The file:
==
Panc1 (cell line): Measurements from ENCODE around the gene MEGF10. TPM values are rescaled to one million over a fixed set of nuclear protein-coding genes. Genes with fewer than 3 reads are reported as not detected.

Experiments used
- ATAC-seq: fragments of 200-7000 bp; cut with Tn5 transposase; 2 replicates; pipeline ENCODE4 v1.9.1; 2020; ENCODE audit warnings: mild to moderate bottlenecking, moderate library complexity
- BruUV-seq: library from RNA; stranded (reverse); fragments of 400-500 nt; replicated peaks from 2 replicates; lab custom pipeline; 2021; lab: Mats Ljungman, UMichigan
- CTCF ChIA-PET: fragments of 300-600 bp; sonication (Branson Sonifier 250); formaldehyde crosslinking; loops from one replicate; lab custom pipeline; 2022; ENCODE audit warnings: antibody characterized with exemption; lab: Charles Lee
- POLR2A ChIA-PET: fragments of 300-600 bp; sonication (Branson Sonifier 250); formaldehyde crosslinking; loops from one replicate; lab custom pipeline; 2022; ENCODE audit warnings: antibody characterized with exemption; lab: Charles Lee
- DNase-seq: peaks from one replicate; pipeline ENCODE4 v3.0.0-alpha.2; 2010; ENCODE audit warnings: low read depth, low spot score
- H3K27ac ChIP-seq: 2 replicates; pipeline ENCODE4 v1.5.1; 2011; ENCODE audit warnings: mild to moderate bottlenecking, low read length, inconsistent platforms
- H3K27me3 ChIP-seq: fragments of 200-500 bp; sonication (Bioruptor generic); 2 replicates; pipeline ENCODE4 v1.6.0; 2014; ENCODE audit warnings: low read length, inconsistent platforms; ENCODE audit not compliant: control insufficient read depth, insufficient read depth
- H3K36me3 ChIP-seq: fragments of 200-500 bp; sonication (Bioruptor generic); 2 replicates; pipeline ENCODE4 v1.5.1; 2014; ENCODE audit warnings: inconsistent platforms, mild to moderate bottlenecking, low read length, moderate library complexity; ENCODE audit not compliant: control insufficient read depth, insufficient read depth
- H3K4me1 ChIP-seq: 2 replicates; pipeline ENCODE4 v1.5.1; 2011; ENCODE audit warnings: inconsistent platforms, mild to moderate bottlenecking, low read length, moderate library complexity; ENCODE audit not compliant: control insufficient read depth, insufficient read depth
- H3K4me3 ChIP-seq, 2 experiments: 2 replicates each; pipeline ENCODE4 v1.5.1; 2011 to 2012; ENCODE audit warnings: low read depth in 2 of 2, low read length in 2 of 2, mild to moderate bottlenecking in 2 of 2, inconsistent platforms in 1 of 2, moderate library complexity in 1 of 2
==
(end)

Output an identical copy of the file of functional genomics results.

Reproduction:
Panc1 (cell line): Measurements from ENCODE around the gene MEGF10. TPM values are rescaled to one million over a fixed set of nuclear protein-coding genes. Genes with fewer than 3 reads are reported as not detected.

Experiments used
- ATAC-seq: fragments of 200-7000 bp; cut with Tn5 transposase; 2 replicates; pipeline ENCODE4 v1.9.1; 2020; ENCODE audit warnings: mild to moderate bottlenecking, moderate library complexity
- BruUV-seq: library from RNA; stranded (reverse); fragments of 400-500 nt; replicated peaks from 2 replicates; lab custom pipeline; 2021; lab: Mats Ljungman, UMichigan
- CTCF ChIA-PET: fragments of 300-600 bp; sonication (Branson Sonifier 250); formaldehyde crosslinking; loops from one replicate; lab custom pipeline; 2022; ENCODE audit warnings: antibody characterized with exemption; lab: Charles Lee
- POLR2A ChIA-PET: fragments of 300-600 bp; sonication (Branson Sonifier 250); formaldehyde crosslinking; loops from one replicate; lab custom pipeline; 2022; ENCODE audit warnings: antibody characterized with exemption; lab: Charles Lee
- DNase-seq: peaks from one replicate; pipeline ENCODE4 v3.0.0-alpha.2; 2010; ENCODE audit warnings: low read depth, low spot score
- H3K27ac ChIP-seq: 2 replicates; pipeline ENCODE4 v1.5.1; 2011; ENCODE audit warnings: mild to moderate bottlenecking, low read length, inconsistent platforms
- H3K27me3 ChIP-seq: fragments of 200-500 bp; sonication (Bioruptor generic); 2 replicates; pipeline ENCODE4 v1.6.0; 2014; ENCODE audit warnings: low read length, inconsistent platforms; ENCODE audit not compliant: control insufficient read depth, insufficient read depth
- H3K36me3 ChIP-seq: fragments of 200-500 bp; sonication (Bioruptor generic); 2 replicates; pipeline ENCODE4 v1.5.1; 2014; ENCODE audit warnings: inconsistent platforms, mild to moderate bottlenecking, low read length, moderate library complexity; ENCODE audit not compliant: control insufficient read depth, insufficient read depth
- H3K4me1 ChIP-seq: 2 replicates; pipeline ENCODE4 v1.5.1; 2011; ENCODE audit warnings: inconsistent platforms, mild to moderate bottlenecking, low read length, moderate library complexity; ENCODE audit not compliant: control insufficient read depth, insufficient read depth
- H3K4me3 ChIP-seq, 2 experiments: 2 replicates each; pipeline ENCODE4 v1.5.1; 2011 to 2012; ENCODE audit warnings: low read depth in 2 of 2, low read length in 2 of 2, mild to moderate bottlenecking in 2 of 2, inconsistent platforms in 1 of 2, moderate library complexity in 1 of 2